Sage advice: Keeping your herbs alive 6 ways

Written by Aimee Sics for Australian Seniors.

Herbs will wilt within days – but storing them correctly can give you up to three weeks of freshness. Food stylist and cookbook author Lucy Tweed shares her tips.

1. Wash and go

Place herbs into a colander and give them a good rinse to shake off any dirt. Make sure you wash your herbs thoroughly and then pat dry with a paper towel or clean tea towel.                                                                 

2. That’s a wrap

Use two sheets of paper towel to wrap the bunch, then pop into a resealable bag or container to keep moist and cool. Expect woody herbs (such as rosemary and thyme) to last two to three weeks, softer herbs (like parsley and mint) about seven days. Keeping your herbs alive longer can help you to save money and waste. Remember, it’s now fashionable to be frugal!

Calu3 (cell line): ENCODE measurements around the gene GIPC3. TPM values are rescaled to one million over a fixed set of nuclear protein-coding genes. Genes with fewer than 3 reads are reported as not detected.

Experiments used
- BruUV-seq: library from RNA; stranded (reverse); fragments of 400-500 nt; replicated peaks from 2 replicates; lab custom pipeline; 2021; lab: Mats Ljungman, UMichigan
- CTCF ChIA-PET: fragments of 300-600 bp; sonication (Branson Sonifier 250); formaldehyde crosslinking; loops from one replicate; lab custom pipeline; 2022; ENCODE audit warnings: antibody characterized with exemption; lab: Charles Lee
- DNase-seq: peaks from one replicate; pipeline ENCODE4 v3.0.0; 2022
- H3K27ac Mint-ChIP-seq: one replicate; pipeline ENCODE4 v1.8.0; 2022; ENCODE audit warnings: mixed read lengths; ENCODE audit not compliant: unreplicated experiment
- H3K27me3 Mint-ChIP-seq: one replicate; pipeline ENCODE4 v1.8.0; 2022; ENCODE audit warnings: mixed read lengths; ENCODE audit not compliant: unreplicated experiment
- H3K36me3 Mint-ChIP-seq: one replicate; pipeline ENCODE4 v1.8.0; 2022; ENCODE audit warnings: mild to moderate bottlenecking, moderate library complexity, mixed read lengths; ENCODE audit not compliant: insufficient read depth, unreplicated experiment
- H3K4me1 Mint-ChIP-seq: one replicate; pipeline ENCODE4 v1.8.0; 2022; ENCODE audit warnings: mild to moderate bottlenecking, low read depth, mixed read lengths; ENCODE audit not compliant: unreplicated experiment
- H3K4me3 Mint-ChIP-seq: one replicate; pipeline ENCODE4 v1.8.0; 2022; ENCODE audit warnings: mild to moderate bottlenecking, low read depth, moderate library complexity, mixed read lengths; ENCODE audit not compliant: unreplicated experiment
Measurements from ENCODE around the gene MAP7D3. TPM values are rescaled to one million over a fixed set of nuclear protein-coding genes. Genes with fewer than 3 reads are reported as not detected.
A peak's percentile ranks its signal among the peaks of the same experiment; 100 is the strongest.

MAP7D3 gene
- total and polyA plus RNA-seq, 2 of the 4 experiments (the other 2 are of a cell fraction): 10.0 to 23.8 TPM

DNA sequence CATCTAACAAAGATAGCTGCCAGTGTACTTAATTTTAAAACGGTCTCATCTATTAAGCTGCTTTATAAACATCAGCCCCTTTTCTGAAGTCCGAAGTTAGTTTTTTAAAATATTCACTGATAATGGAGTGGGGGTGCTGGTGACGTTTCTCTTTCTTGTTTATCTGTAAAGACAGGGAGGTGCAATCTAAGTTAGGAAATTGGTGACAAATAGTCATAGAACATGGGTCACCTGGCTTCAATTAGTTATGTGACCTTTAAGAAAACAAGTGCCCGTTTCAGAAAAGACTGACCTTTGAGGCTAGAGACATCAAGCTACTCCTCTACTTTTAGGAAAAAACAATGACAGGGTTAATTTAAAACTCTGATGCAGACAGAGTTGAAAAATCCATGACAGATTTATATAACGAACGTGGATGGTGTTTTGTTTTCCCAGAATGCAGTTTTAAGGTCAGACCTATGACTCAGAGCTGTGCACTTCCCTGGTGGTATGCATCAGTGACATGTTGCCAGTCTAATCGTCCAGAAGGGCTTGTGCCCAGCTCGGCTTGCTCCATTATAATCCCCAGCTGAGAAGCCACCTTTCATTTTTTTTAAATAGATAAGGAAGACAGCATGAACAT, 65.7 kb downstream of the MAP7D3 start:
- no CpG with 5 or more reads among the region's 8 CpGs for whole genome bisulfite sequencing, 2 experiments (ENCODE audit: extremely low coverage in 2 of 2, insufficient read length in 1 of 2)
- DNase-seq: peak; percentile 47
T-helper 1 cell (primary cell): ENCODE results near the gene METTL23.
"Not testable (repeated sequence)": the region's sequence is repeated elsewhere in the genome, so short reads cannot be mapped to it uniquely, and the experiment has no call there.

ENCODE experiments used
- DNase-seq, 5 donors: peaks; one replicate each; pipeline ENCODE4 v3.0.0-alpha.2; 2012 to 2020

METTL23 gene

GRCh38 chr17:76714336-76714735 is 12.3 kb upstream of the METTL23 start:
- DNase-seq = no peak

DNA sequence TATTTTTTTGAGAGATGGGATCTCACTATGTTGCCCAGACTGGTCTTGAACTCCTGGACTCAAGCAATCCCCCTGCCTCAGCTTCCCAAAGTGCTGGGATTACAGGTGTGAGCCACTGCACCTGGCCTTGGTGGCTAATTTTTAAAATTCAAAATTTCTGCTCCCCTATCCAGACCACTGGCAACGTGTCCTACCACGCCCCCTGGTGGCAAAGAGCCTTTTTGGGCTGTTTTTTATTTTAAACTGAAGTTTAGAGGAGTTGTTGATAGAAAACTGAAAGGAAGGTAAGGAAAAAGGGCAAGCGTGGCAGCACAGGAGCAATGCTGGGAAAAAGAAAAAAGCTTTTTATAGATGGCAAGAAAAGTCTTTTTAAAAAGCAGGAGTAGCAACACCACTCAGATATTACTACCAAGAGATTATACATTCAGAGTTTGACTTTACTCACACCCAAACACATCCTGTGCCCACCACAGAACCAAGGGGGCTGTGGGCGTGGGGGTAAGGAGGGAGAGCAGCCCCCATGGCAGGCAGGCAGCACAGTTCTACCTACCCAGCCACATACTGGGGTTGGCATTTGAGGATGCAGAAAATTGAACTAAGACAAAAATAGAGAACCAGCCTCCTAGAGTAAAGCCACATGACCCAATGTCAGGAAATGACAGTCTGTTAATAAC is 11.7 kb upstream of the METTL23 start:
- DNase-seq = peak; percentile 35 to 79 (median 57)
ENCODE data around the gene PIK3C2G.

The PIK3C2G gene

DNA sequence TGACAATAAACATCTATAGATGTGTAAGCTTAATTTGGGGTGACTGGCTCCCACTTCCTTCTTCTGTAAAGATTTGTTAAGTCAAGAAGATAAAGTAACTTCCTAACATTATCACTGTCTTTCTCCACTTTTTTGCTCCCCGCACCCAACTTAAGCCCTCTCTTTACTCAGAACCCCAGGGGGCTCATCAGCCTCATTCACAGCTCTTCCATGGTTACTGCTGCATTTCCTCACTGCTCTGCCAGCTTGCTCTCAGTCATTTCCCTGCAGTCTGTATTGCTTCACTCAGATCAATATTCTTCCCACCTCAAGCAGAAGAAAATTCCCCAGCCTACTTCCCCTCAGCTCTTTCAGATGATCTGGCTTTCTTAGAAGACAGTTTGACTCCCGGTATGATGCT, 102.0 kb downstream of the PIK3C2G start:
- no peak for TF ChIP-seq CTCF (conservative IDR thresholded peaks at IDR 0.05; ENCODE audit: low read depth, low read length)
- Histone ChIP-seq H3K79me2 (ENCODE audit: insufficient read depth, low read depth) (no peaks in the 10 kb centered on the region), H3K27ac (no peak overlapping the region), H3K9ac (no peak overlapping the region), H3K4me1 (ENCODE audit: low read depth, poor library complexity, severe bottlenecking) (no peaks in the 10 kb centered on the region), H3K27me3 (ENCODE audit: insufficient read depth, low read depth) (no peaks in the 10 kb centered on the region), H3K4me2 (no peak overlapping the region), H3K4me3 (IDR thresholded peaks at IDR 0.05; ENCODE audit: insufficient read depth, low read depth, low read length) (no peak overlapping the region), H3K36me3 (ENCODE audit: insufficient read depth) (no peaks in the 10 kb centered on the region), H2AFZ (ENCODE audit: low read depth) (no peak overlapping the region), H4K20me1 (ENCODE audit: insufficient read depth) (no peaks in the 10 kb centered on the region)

3. Green shoots

Finely slice spring onions and chives and store in a jar (without water) in the fridge. They’re now ready to go any day of the week. Add these to your favourite recipes and they should be just as good as if they were picked from the garden.

Freshly cut bunches of dill, chives and flat leaf parsley

4. Ice magic

Fill a bowl with ice and water and plunge the herbs for 20 minutes, then drain before use to have them good as new. Find out why plant-based foods have become so popular.                                                        

5. Where there’s a wilt

Plan meals around basil, as it fades fast. Coriander is also quick to go a bit limp, so after sprinkling the leaves on savoury dishes, keep the roots to use in a tasty homemade chutney.                                                                      

6. Second life

Use up drooping leaves in a sauce, pesto or salsa verde; or blend them with olive oil and freeze into ice cube trays to use later in a stock and soup. Herbs such as thyme, oregano and rosemary are ideal to make a log of herb butter, which can be frozen and used later on steak or garlic breads.

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